Propelled in part by the wildly contagious Omicron variant, the U.S. death toll from Covid-19 hit 900,000 on Friday, less than two months after eclipsing 800,000.
The two-year total, as compiled by Johns Hopkins University, is greater than the population of Indianapolis, San Francisco, or Charlotte, North Carolina.
The milestone comes more than 13 months into a vaccination drive that has been beset by misinformation and political and legal strife, though the shots have proved safe and highly effective at preventing serious illness and death.
“It is an astronomically high number. If you had told most Americans two years ago as this pandemic was getting going that 900,000 Americans would die over the next few years, I think most people would not have believed it,” said Dr. Ashish K. Jha, dean of the Brown University School of Public Health.
He lamented that most of the deaths happened after the vaccine gained authorization.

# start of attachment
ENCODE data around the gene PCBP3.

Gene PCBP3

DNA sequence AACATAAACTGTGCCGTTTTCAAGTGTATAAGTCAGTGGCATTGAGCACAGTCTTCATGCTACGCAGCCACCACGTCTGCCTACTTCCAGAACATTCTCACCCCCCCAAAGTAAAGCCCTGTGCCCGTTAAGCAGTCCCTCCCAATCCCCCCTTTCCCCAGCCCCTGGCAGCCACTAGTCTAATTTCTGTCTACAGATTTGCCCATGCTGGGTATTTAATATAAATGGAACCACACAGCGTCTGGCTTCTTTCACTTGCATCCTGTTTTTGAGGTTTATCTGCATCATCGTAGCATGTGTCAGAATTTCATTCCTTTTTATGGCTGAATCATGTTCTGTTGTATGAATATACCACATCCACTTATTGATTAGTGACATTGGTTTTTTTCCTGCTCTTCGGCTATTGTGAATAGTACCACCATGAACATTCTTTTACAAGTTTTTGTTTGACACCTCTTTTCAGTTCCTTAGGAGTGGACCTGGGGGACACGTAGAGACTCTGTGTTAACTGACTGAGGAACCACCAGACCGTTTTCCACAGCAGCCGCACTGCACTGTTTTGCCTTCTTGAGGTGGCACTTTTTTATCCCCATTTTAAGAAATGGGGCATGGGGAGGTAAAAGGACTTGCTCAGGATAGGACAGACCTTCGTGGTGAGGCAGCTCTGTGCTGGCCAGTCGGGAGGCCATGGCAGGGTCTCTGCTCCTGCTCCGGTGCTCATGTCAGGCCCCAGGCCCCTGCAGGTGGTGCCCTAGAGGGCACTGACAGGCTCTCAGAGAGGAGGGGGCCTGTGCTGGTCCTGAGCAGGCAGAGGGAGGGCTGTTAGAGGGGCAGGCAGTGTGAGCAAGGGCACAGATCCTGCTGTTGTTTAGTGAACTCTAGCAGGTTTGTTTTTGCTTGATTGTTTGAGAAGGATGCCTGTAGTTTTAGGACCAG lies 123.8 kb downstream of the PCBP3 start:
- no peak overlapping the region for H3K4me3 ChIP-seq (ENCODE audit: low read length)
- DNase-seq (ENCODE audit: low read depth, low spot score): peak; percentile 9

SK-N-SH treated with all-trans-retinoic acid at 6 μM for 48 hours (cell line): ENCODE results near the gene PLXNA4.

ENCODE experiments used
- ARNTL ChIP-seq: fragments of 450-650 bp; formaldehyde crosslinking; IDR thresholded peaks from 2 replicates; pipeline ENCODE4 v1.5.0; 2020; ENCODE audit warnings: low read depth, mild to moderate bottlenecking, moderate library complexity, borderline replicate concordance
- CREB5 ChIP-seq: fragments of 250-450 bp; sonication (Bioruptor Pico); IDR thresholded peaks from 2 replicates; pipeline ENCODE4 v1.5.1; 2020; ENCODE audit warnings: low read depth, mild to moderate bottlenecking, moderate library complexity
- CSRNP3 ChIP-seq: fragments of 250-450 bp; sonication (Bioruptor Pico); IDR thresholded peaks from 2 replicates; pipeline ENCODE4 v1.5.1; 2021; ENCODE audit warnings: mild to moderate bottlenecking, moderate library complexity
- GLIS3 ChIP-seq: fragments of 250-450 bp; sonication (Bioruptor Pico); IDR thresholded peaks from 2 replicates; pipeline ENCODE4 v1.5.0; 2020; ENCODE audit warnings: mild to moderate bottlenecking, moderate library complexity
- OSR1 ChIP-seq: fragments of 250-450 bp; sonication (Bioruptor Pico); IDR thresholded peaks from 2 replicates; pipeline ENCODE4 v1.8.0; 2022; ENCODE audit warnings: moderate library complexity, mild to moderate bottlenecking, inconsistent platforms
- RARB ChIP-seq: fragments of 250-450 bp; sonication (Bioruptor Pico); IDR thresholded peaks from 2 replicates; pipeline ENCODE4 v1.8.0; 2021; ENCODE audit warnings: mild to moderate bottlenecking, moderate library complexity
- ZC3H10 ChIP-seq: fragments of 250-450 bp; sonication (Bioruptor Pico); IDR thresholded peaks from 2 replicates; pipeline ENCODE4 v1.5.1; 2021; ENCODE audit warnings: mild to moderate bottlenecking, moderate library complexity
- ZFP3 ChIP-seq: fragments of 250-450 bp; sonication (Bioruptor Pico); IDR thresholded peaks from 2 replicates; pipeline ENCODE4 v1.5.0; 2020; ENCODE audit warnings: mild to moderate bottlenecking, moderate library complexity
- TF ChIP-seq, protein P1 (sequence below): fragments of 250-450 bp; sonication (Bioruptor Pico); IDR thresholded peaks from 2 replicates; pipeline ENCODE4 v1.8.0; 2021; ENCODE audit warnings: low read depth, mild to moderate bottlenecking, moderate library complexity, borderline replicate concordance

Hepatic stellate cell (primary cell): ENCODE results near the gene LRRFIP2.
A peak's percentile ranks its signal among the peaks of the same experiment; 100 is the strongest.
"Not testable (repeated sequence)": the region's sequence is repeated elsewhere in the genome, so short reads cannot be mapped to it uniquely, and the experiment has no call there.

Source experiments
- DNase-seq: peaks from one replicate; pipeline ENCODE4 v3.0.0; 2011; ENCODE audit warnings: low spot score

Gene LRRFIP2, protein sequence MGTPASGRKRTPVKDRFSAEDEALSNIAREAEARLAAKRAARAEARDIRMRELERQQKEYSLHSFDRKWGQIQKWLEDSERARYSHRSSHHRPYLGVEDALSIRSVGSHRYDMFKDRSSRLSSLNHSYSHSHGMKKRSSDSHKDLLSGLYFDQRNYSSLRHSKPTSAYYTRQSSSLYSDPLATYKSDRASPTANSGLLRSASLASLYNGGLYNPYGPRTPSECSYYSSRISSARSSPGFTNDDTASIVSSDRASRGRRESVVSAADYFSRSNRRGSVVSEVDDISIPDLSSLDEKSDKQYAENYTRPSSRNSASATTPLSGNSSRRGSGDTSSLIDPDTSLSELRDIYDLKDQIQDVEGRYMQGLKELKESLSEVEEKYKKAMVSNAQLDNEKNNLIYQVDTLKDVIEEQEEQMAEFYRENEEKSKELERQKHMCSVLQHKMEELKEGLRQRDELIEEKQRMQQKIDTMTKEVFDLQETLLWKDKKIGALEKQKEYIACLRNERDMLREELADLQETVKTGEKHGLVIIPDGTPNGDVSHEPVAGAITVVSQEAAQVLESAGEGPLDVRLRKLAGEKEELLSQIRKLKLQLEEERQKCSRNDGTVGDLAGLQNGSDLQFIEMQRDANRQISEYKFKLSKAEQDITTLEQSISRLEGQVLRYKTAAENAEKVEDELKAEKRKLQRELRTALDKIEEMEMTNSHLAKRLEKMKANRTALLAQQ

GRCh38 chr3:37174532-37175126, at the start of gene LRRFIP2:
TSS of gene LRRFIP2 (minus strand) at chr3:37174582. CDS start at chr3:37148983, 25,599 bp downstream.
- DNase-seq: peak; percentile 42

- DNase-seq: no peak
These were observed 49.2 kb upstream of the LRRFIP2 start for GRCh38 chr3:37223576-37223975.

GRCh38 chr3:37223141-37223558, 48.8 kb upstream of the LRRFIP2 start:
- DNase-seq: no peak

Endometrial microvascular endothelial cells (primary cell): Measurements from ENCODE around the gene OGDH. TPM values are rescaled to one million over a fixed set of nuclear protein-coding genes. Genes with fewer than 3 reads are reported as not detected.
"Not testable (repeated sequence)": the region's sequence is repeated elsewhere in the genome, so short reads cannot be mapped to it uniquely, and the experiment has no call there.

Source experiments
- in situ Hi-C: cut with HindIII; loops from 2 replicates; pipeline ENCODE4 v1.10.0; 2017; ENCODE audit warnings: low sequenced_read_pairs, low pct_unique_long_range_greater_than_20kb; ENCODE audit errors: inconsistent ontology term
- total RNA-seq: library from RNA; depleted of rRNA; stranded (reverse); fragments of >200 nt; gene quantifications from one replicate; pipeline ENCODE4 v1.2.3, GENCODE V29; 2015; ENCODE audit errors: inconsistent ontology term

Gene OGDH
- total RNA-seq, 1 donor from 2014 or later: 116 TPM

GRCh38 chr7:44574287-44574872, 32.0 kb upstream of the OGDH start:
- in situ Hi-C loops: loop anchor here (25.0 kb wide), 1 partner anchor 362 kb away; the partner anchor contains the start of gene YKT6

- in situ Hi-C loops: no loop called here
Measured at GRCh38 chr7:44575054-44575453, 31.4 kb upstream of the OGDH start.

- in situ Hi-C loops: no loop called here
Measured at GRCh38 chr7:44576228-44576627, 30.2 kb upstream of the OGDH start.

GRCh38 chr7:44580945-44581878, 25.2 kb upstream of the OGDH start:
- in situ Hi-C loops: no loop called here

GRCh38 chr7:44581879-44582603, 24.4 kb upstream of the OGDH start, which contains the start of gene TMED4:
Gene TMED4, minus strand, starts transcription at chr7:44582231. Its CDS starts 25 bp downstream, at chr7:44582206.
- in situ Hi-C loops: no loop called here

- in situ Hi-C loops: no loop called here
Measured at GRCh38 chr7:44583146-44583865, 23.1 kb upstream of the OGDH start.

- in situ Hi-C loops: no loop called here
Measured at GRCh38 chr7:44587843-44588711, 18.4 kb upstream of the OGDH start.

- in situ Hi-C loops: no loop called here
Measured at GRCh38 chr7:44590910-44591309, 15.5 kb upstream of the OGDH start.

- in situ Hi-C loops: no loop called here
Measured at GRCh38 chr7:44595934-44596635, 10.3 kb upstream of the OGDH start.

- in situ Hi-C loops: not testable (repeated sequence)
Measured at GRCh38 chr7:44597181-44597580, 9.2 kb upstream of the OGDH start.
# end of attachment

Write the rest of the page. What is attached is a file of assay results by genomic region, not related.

“We got the medical science right. We failed on the social science. We failed on how to help people get vaccinated, to combat disinformation, to not politicize this,” Jha said. “Those are the places where we have failed as America.”
President Joe Biden lamented the milestone in a statement Friday night, saying, “After nearly two years, I know that the emotional, physical, and psychological weight of this pandemic has been incredibly difficult to bear.”
He again urged Americans to get vaccinations and booster shots. “Two hundred and fifty million Americans have stepped up to protect themselves, their families, and their communities by getting at least one shot — and we have saved more than one million American lives as a result,” Biden said.
Just 64 percent of the population is fully vaccinated, or about 212 million Americans, according to the Centers for Disease Control and Prevention.